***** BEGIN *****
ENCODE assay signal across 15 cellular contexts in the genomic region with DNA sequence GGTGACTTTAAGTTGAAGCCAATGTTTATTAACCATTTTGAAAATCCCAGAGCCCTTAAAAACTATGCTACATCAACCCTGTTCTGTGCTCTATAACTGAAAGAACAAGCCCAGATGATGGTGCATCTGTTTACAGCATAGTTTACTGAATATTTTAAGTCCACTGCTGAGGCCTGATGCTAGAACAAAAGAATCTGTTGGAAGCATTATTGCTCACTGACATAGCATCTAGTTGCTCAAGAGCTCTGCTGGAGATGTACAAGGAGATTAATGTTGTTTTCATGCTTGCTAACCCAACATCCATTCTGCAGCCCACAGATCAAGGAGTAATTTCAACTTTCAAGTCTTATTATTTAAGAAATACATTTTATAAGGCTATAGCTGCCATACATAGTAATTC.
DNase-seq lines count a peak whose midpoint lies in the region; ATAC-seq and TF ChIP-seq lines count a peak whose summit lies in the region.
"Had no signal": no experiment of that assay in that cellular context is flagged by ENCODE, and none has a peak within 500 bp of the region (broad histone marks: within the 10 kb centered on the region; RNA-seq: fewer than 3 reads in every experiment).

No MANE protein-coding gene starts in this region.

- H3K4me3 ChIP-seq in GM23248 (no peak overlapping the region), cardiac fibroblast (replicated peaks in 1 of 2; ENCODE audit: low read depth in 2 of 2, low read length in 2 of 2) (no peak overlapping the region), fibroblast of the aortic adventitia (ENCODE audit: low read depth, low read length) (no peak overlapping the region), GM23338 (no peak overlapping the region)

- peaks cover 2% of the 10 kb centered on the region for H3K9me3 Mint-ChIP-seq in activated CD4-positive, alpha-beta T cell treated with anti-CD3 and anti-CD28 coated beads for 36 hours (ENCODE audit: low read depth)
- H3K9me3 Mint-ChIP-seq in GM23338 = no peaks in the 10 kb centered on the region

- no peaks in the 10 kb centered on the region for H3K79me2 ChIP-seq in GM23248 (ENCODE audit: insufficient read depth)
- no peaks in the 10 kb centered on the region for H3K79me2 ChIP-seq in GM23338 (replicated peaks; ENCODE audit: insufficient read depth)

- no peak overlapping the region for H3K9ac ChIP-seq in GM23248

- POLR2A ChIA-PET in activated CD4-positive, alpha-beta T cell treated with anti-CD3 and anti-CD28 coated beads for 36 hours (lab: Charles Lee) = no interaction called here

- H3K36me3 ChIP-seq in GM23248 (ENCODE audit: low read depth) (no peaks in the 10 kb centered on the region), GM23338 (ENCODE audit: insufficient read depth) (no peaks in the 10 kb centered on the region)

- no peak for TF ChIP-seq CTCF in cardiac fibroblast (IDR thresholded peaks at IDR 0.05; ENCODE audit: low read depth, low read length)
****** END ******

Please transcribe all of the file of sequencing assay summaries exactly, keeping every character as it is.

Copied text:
ENCODE assay signal across 15 cellular contexts in the genomic region with DNA sequence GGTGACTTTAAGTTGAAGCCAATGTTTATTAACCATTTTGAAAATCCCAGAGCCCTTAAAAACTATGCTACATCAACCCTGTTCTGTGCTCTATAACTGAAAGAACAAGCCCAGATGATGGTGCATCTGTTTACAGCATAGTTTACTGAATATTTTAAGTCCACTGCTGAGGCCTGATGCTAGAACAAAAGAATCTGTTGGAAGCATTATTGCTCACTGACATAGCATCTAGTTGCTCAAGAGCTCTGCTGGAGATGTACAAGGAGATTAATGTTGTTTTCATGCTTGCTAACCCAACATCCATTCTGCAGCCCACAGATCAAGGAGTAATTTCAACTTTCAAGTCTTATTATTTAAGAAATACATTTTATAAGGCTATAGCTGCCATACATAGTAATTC.
DNase-seq lines count a peak whose midpoint lies in the region; ATAC-seq and TF ChIP-seq lines count a peak whose summit lies in the region.
"Had no signal": no experiment of that assay in that cellular context is flagged by ENCODE, and none has a peak within 500 bp of the region (broad histone marks: within the 10 kb centered on the region; RNA-seq: fewer than 3 reads in every experiment).

No MANE protein-coding gene starts in this region.

- H3K4me3 ChIP-seq in GM23248 (no peak overlapping the region), cardiac fibroblast (replicated peaks in 1 of 2; ENCODE audit: low read depth in 2 of 2, low read length in 2 of 2) (no peak overlapping the region), fibroblast of the aortic adventitia (ENCODE audit: low read depth, low read length) (no peak overlapping the region), GM23338 (no peak overlapping the region)

- peaks cover 2% of the 10 kb centered on the region for H3K9me3 Mint-ChIP-seq in activated CD4-positive, alpha-beta T cell treated with anti-CD3 and anti-CD28 coated beads for 36 hours (ENCODE audit: low read depth)
- H3K9me3 Mint-ChIP-seq in GM23338 = no peaks in the 10 kb centered on the region

- no peaks in the 10 kb centered on the region for H3K79me2 ChIP-seq in GM23248 (ENCODE audit: insufficient read depth)
- no peaks in the 10 kb centered on the region for H3K79me2 ChIP-seq in GM23338 (replicated peaks; ENCODE audit: insufficient read depth)

- no peak overlapping the region for H3K9ac ChIP-seq in GM23248

- POLR2A ChIA-PET in activated CD4-positive, alpha-beta T cell treated with anti-CD3 and anti-CD28 coated beads for 36 hours (lab: Charles Lee) = no interaction called here

- H3K36me3 ChIP-seq in GM23248 (ENCODE audit: low read depth) (no peaks in the 10 kb centered on the region), GM23338 (ENCODE audit: insufficient read depth) (no peaks in the 10 kb centered on the region)

- no peak for TF ChIP-seq CTCF in cardiac fibroblast (IDR thresholded peaks at IDR 0.05; ENCODE audit: low read depth, low read length)